Director Jean-Luc Godard, godfather of French New Wave cinema, died on Tuesday at the age of 91, Liberation newspaper and other French media reported, citing relatives of the filmmaker. film.
Godard is one of the most famous directors in the world, known for classics like Breathless and Contemptuousthis pushed cinematic boundaries and inspired iconic directors decades after his 1960s heyday.
His films broke the established conventions of French cinema and helped launch a new way of filmmaking, complete with handheld camera work, cutscenes and existential dialogue.
Godard once said, “It’s not where you get things – it’s where you take them,” Godard once said.
French President Emmanuel Macron, in a tweet, said: “We are losing a national treasure.”
The face of the New Wave movement
Godard is not alone in creating the French New Wave, a credit he shares with at least a dozen colleagues including Francois Truffaut and Eric Rohmer, most of whom are friends from the Left Bank of Paris during the period. bohemian, bohemian in the late 1950s.
However, he became the face of the movement, spawning many branches in Japan, Hollywood and, unsurprisingly, in then Communist-ruled Czechoslovakia, as well as in Brazil.
“We owe him a lot,” former French Culture Minister Jack Lang wrote in an emailed statement to Reuters. “He filled cinema with poetry and philosophy. His sharp and unique eye made us unrecognizable.”
Among those he influenced were American directors Martin Scorcese and Quentin Tarantino.
British director Edgar Wright, on Twitter on Tuesday said, “probably no other director has inspired so many people to just pick up the camera and start shooting.”
Godard was born into a wealthy Franco-Swiss family on December 3, 1930 in Paris. His father was a doctor, his mother the daughter of a Swiss man who founded Banque Paribas, then an illustrious investment bank.
This upbringing contrasted with his later pioneering ways. Godard fell in love with like-minded people who were dissatisfied with comedies that never deviated from convention that seeded a secessionist movement known as the Nouvelle Vague.
‘Sometimes reality is too complicated’
With a more forthright, upbeat approach to sex, violence and exploration of counterculture, anti-war politics and other changes, New Wave is about innovation in filmmaking.
“Sometimes reality is too complicated,” says Godard.
RIP Jean-Luc Godard, one of the most iconic, influential filmmakers of them all. It’s ironic that as he himself adores the Hollywood studio’s filmmaking system, perhaps no other director has inspired so many people to just pick up their cameras and start shooting… pic.twitter.com/KFOnnQ1H6n
After making two films by Jacques Rivette and Rohmer in 1951, Godard attempted to direct his first film while traveling through North and South America with his father, but never finished.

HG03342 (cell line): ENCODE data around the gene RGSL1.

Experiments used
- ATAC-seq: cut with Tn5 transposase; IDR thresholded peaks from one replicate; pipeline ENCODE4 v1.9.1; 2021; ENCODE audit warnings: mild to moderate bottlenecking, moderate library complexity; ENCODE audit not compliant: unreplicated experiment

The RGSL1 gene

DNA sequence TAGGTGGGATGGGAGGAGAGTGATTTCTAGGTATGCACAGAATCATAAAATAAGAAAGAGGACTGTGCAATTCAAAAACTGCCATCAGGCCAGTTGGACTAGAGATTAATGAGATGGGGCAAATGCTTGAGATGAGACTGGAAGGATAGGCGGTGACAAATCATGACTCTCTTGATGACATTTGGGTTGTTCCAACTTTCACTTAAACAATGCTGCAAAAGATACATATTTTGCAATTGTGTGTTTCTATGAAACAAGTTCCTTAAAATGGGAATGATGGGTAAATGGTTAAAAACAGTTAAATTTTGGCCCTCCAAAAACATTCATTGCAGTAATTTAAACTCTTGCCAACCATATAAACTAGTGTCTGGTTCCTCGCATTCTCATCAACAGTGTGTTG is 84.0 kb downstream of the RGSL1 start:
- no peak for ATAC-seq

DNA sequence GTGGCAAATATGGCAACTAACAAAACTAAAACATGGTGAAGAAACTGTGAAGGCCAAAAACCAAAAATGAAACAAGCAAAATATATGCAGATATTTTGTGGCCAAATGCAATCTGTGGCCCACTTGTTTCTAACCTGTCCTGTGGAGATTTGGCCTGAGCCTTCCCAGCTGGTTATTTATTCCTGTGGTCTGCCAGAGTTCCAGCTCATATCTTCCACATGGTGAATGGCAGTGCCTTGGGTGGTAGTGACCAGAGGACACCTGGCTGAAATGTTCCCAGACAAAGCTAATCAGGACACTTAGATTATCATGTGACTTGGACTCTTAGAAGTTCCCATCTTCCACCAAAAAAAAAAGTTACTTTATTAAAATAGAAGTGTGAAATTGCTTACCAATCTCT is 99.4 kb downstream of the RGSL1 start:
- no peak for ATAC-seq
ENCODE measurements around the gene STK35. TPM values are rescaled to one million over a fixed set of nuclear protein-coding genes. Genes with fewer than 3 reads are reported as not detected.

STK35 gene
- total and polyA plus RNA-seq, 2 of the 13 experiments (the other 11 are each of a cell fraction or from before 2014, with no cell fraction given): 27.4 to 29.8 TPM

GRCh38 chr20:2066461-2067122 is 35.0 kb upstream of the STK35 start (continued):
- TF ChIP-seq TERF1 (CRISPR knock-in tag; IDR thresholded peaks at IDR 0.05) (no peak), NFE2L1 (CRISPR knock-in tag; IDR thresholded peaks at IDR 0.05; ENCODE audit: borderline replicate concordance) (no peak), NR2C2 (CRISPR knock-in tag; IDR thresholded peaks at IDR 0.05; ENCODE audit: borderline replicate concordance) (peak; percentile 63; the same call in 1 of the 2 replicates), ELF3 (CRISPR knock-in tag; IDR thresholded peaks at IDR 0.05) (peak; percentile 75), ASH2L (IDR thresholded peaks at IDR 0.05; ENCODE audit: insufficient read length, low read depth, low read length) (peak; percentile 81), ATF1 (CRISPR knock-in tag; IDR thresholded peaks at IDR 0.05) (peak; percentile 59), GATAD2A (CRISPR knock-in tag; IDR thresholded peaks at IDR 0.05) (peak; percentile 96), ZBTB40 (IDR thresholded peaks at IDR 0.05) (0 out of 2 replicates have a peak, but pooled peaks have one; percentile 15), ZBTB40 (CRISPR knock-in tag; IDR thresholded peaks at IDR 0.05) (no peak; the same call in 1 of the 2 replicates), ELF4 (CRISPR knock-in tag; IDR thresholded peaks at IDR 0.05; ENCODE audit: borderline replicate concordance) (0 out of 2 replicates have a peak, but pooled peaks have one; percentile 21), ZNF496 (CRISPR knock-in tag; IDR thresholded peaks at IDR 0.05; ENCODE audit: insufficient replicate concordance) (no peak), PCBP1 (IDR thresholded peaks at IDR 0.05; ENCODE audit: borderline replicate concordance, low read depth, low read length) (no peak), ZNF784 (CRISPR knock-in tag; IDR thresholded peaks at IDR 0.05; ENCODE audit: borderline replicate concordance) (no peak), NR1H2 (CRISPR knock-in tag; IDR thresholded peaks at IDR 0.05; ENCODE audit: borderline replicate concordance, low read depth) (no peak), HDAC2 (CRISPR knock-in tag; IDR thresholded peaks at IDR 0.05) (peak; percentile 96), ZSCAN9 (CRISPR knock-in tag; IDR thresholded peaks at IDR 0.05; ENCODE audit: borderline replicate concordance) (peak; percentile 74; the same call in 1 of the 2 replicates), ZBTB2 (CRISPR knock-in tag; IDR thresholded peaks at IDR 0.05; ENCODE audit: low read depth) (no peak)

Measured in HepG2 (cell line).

Back in Europe, he took a job in Switzerland as a construction worker on a dam construction project. He used the pay to finance his first complete film in 1954, Working concretea 20-minute documentary about the construction of the dam.
Returning to Paris, Godard worked as a spokesman for an artist company and made his first work in 1957 – All the boys are called Patrickreleased in 1959 – and continued to hone his writing.
He also started working on Breaths, based on a story by Truffaut. This was Godard’s first major success when it was released in March 1960.
It stars Jean-Paul Belmondo as a penniless young thief who models himself for gangsters in Hollywood movies and, after shooting a policeman, runs off to Italy. with his American girlfriend, played by Jean Seberg.
In 1961, Godard married Danish-born model and actress Anna Karina, who appeared in a string of films he made throughout that decade, including My life to live, Alphaville and Crazy Pete – the film also stars Belmondo and is rumored to be shot without a script. His marriage to Karina ended in 1965.
In Weekend, his characters shed light on the hypocrisy of bourgeois society even as they demonstrate the comic futility of violent class warfare. It came a year before public anger over the establishment rocked France, culminating in the iconic student unrest in May 1968.
That same year, he directed an experimental documentary featuring the Rolling Stones, Concurred with the devil.
Godard also hinted at a career-long involvement in collective film projects, with directors such as Roger Vadim, Pier Paolo Pasolini and Roberto Rossellini.
Movies with political themes
He transitioned to directing left-wing, anti-war political films during the 1970s. His controversial modern play Nativity Best regards, Maria made headlines when Pope John Paul II denounced it in 1985.
Godard has cultivated a lifelong empathy for the various forms of socialism depicted in films from the early 1970s to the early 1990s. In December 2007, he was approved by the Academy. European Cinema honored with a lifetime achievement award.
Godard has been shooting casual shots in Hollywood over the years.
He remained at home in Switzerland instead of going to Hollywood to receive the prestigious Oscar at a private ceremony in November 2010 with film historian and conservationist Kevin Brownlow, director and producer Francis Ford Coppola and Actor Eli Wallach.
Recent works, however – among them Goodbye language in 2014 and Picture Book in 2018 – more experimental and shrunk the audience mostly Godard lovers.